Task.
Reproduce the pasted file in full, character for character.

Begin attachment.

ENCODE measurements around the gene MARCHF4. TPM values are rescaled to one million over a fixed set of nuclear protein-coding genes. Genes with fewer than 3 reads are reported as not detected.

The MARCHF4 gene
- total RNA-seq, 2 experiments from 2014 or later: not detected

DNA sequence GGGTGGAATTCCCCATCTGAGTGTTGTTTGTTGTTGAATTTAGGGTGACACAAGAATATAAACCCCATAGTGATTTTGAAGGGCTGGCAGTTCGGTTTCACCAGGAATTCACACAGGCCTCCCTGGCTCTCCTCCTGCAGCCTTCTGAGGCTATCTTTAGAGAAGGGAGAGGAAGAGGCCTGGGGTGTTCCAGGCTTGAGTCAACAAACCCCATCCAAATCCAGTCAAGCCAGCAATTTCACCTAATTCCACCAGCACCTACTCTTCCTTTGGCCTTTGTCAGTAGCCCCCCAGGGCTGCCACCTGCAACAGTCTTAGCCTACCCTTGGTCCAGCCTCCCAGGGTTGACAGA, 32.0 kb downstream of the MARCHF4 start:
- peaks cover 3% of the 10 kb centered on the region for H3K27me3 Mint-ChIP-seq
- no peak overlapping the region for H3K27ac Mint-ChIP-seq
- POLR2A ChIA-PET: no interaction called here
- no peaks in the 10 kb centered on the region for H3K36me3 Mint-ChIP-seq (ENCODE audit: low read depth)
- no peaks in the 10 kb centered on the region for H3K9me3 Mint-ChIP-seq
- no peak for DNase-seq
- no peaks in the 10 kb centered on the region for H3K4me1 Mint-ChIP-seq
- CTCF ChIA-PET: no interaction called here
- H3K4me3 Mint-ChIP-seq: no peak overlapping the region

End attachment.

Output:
ENCODE measurements around the gene MARCHF4. TPM values are rescaled to one million over a fixed set of nuclear protein-coding genes. Genes with fewer than 3 reads are reported as not detected.

The MARCHF4 gene
- total RNA-seq, 2 experiments from 2014 or later: not detected

DNA sequence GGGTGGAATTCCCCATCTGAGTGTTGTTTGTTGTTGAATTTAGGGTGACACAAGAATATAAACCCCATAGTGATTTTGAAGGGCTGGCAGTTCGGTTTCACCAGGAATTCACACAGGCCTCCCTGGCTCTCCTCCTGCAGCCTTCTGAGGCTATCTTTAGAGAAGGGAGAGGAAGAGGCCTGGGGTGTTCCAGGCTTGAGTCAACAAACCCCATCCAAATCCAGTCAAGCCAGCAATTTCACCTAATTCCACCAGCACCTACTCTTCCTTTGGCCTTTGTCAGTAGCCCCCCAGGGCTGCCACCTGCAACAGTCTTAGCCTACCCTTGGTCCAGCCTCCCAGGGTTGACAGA, 32.0 kb downstream of the MARCHF4 start:
- peaks cover 3% of the 10 kb centered on the region for H3K27me3 Mint-ChIP-seq
- no peak overlapping the region for H3K27ac Mint-ChIP-seq
- POLR2A ChIA-PET: no interaction called here
- no peaks in the 10 kb centered on the region for H3K36me3 Mint-ChIP-seq (ENCODE audit: low read depth)
- no peaks in the 10 kb centered on the region for H3K9me3 Mint-ChIP-seq
- no peak for DNase-seq
- no peaks in the 10 kb centered on the region for H3K4me1 Mint-ChIP-seq
- CTCF ChIA-PET: no interaction called here
- H3K4me3 Mint-ChIP-seq: no peak overlapping the region